Maybe, maybe not. Are there any English speakers today who don’t accept text as a verb? It was an easy move to permit text as a verb, follownig the paradigm of other communication channel noun-verb pairs in English — the mail/I mailed, the phone/you phoned, her email/she emailed, the wire/they wired (older technology, but same idea).
What about transportation nouns? We have plane and train and also deplaning and detraining which refer to the punctual (not ongoing) activity of exiting planes and trains. But, somehow the opposite punctual activity is not available as a plain verb:
*We plane the flight for Denver in an hour
*They’re announcing training at Gate 7 now.
We trained to Chicago instead of driving.
But what about
?? They’re planing to Stockholm next week.
And there is
Demonstrators were bussed to the march from outlying cities.
*The tour group has just debussed at the Roman ruin.
*We decided to decar at the next rest stop on the Interstate.
We can bell a cat and towel ourselves off, but we cannot ring our finger (put on a ring) or scarf our hair, and although we can shoe a horse, we can’t sneaker, boot, heel or shoe ourselves (put on foot gear).
When did medal become a verb? It has restricted usage, implying victory in a competition, often the Olympics
They are hoping she will medal in all three of her events.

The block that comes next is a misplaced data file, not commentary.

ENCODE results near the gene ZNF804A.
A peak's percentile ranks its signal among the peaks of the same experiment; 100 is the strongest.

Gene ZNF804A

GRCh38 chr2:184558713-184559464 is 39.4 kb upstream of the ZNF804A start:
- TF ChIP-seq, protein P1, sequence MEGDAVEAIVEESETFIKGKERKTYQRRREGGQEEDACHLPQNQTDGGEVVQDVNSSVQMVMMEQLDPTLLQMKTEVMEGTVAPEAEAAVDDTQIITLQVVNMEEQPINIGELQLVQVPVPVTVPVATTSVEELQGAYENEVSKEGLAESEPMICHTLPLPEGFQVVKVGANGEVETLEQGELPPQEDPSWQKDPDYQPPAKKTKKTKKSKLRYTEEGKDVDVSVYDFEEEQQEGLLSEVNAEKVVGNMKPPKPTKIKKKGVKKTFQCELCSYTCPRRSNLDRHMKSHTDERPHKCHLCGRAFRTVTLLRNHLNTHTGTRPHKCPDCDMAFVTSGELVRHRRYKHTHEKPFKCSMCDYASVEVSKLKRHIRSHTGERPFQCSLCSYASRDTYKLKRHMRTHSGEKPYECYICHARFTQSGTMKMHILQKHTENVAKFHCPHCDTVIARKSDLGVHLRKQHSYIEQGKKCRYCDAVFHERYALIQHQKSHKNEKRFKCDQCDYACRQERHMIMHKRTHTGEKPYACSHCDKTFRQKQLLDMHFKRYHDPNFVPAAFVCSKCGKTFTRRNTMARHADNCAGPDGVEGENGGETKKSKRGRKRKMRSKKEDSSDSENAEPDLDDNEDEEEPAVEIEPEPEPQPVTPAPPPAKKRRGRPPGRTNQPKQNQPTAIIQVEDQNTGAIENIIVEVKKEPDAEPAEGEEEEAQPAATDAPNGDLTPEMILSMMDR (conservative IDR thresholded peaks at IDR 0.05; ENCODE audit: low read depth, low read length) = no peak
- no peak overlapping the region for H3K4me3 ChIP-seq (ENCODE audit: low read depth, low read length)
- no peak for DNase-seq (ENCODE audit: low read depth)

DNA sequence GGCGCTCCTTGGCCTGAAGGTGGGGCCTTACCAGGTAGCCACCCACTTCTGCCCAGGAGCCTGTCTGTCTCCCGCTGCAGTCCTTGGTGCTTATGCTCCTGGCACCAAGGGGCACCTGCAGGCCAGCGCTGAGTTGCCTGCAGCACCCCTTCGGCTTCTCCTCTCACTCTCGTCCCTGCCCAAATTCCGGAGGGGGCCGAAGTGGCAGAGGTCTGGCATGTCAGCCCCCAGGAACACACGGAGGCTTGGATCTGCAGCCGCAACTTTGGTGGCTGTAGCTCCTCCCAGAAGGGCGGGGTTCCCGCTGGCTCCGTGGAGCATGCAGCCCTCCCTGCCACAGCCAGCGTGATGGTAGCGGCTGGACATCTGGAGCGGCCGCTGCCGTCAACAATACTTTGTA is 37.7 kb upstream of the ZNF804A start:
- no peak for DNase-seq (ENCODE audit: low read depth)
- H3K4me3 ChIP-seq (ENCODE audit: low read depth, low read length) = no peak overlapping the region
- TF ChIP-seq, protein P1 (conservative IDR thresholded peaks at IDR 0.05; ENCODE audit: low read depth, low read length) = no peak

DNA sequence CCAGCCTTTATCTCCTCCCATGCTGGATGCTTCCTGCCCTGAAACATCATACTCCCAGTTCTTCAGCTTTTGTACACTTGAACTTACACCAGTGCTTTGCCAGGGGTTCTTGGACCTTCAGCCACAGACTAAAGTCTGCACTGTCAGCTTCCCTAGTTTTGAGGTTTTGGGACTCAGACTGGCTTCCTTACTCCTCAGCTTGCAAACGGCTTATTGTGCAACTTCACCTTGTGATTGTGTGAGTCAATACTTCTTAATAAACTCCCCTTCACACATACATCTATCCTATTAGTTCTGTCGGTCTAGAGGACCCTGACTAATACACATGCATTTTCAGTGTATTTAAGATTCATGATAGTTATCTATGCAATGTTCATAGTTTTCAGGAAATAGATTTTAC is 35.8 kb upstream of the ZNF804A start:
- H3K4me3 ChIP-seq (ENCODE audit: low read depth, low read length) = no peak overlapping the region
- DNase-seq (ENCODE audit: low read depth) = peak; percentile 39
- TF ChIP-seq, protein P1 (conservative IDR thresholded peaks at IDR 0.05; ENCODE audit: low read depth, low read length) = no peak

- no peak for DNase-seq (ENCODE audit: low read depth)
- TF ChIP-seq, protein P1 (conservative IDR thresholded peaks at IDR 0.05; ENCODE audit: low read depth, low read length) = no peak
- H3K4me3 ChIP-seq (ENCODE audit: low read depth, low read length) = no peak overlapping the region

What about an event that is described as an acronym, e.g., IPO? An example of using this acronym (Initial Public Offering) as a verb did jar the linguistic sensibilities of a tech-savvy geek.
*?? She will IPO someday.
Is the following any more acceptable?
?? Not many companies IPOed this year.
Are there other acronyms that work as verbs in English? Laser is a noun acronym: Light Amplification by Stimulated Emission of Radiation. But, does laser appear as a verb? The following excerpts are from online stories.
He’s getting his eyes lasered.
The lasering of a large passenger plane was reported.
And of course a proper name, Google, is showing up all the time as a verb:
Just google it for the directions.
Is it just frequency of usage that is winning the day for some verbalizations? There is so much language output being generated every hour and every day by billions of language users. Does this output spread wavelike through the vast digital universe we now inhabit, or does it travel along specialized conduits, more like a circulatory system? It would be interesting to get an accurate measure of the speed at which new word forms are entering a given language, and to define what ‘entering the language’ means in this modern era of instant digital communication.